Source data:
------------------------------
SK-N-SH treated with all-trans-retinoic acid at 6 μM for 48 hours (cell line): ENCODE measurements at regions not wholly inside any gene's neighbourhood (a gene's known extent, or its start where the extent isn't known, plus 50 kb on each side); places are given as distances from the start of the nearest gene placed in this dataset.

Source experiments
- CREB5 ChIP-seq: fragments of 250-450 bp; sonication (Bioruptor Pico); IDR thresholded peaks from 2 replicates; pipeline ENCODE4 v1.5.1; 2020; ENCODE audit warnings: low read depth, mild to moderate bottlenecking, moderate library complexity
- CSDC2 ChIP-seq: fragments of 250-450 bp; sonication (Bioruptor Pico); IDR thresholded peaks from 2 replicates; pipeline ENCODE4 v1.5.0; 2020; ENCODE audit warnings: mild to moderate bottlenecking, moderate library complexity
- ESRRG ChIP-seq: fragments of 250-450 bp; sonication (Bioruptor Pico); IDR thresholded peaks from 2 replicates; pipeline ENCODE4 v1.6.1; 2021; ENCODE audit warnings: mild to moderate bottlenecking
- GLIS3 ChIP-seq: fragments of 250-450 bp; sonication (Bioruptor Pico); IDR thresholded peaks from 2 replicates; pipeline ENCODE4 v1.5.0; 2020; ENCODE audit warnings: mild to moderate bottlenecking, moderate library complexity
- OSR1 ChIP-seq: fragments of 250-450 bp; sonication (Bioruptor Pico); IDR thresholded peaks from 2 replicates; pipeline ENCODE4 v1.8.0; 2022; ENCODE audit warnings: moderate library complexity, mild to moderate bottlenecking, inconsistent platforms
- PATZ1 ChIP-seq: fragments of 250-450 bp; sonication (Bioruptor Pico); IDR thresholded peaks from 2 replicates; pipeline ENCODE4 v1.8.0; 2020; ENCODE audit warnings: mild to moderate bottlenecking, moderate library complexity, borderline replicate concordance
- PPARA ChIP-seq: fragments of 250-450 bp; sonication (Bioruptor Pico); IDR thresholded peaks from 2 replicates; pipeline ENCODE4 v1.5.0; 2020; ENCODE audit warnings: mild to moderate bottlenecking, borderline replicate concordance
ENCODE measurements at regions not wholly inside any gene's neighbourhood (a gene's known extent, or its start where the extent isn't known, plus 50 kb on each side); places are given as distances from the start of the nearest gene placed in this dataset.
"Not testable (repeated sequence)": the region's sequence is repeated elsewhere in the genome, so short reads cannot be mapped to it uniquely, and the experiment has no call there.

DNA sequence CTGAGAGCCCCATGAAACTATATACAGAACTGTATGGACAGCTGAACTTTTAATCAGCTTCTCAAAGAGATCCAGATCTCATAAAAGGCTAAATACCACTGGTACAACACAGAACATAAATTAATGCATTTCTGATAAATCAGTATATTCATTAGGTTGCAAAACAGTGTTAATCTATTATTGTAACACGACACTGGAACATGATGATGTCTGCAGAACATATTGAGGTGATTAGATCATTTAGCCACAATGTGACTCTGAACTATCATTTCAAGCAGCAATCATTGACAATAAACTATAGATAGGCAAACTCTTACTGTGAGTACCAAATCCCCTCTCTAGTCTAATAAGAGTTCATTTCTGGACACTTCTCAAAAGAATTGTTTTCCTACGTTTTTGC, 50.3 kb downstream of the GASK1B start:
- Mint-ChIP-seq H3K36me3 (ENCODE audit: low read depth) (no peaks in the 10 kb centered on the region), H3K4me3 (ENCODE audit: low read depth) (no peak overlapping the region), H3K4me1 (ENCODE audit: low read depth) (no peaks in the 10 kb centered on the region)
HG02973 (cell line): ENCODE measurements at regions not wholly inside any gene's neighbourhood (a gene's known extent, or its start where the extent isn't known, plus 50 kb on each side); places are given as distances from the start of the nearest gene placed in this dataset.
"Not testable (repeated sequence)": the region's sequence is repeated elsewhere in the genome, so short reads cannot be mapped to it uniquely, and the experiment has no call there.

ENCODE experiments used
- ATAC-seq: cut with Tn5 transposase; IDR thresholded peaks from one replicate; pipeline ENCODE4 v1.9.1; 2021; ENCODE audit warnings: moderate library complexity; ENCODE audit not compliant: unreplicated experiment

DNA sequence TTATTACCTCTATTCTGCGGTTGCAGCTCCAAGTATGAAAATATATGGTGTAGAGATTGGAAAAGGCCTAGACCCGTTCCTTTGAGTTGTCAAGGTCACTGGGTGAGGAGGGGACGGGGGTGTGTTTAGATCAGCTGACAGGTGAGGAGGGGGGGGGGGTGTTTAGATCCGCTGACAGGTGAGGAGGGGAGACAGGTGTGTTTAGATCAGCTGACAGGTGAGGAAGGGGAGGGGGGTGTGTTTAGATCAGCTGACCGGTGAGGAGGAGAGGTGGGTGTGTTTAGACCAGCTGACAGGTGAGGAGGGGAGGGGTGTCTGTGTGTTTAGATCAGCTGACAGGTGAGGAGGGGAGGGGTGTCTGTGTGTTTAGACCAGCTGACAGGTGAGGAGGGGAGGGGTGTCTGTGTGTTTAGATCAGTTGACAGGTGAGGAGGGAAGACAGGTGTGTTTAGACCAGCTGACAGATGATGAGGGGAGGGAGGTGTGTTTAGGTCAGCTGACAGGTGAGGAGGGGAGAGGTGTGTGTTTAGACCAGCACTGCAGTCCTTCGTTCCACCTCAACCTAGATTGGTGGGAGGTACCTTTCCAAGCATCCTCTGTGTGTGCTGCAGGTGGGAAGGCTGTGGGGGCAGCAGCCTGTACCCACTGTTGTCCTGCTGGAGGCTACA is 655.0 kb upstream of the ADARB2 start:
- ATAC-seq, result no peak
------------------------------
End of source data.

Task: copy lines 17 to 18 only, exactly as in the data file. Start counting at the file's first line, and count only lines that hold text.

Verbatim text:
- ATAC-seq: cut with Tn5 transposase; IDR thresholded peaks from one replicate; pipeline ENCODE4 v1.9.1; 2021; ENCODE audit warnings: moderate library complexity; ENCODE audit not compliant: unreplicated experiment

DNA sequence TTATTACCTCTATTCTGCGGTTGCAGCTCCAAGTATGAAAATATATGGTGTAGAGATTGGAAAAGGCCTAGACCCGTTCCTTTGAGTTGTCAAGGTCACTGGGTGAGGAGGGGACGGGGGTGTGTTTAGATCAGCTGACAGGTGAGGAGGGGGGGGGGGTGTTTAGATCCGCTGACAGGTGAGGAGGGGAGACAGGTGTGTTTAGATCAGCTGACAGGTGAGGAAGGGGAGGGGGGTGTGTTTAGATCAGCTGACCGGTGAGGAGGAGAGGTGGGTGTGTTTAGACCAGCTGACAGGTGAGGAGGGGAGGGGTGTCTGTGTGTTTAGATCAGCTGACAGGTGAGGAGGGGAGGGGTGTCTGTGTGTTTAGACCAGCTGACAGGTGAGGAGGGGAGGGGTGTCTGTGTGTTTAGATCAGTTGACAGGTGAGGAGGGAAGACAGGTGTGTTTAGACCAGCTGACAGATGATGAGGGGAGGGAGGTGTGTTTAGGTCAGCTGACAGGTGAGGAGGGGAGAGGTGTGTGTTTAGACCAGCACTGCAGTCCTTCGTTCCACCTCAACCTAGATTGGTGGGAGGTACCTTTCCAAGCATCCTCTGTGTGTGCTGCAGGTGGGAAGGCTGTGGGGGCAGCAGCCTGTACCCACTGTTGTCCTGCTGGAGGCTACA is 655.0 kb upstream of the ADARB2 start: